NHK conducts longer-range 8K test

As part of its research towards making long-range terrestrial 8K broadcasting a reality, the Japanese public broadcaster recently sent an 8K signal over 27 kilometers in a test transmission.
February 3, 2014

Make way, 4K.

As part of its research and development of a large-capacity terrestrial transmission technology for 8K broadcasting, Japanese public broadcaster NHK has successfully completed a test transmission of an 8K signal across 27 kilometers.

The test consisted of a compressed 8K signal transmitted on a single UHF-band channel from a test station at NHK’s relay station in Hitoyoshi City, across the distance of 27 kilometers to a receiving station. That’s the same distance that can be achieved by current terrestrial digital broadcasting.

With the 8K signal having a resolution 16 times greater than the current HDTV signal, NHK used technologies that expand transmission capacity, including ultra-multilevel OFDM, a technology also used in WiFi to encode digital date on multiple carrier frequencies, as well as techniques to use multiple antennas at points of transmission and reception to enhance performance, and data compression technology.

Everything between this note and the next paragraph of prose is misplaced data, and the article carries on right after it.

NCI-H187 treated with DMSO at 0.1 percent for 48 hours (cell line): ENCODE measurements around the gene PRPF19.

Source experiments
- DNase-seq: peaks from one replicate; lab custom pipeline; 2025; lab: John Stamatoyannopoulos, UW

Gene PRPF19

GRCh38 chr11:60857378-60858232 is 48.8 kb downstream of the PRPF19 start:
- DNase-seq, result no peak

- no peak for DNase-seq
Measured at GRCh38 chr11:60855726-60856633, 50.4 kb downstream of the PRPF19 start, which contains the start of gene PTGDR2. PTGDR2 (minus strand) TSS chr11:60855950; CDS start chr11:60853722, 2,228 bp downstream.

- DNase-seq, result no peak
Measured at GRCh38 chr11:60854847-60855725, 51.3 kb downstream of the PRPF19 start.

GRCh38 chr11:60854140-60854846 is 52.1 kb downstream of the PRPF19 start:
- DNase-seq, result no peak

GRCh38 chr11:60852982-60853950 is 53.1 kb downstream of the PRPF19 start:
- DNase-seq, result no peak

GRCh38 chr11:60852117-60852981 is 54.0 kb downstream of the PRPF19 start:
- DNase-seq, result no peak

In May of 2012 NHK made the world’s first terrestrial 8K test transmission, which covered a distance of 4.2 kilometers. This last test was conducted to demonstrate that 8K signals can be delivered to homes. The broadcaster, which calls its 8K technology Super Hi-Vision, says it is continuing to work with Japan’s ministry of internal affairs and communications to “strive for the speedy realization of 8K terrestrial broadcasting.”

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Managing editor with realscreen publication, an international print and online magazine that covers the non-fiction film and television industries. Darah is an award-winning journalist who has spent over two decades covering a wide range of issues from real estate and urban development to immigration, politics and human rights, primarily with The Vancouver Sun. Prior to joining realscreen, she was editor of Stream Daily, realscreen's sister publication covering the dynamic global digital video industry. She also served a stint as a war reporter in Afghanistan for television and print, and was a national business blogger with Yahoo Canada.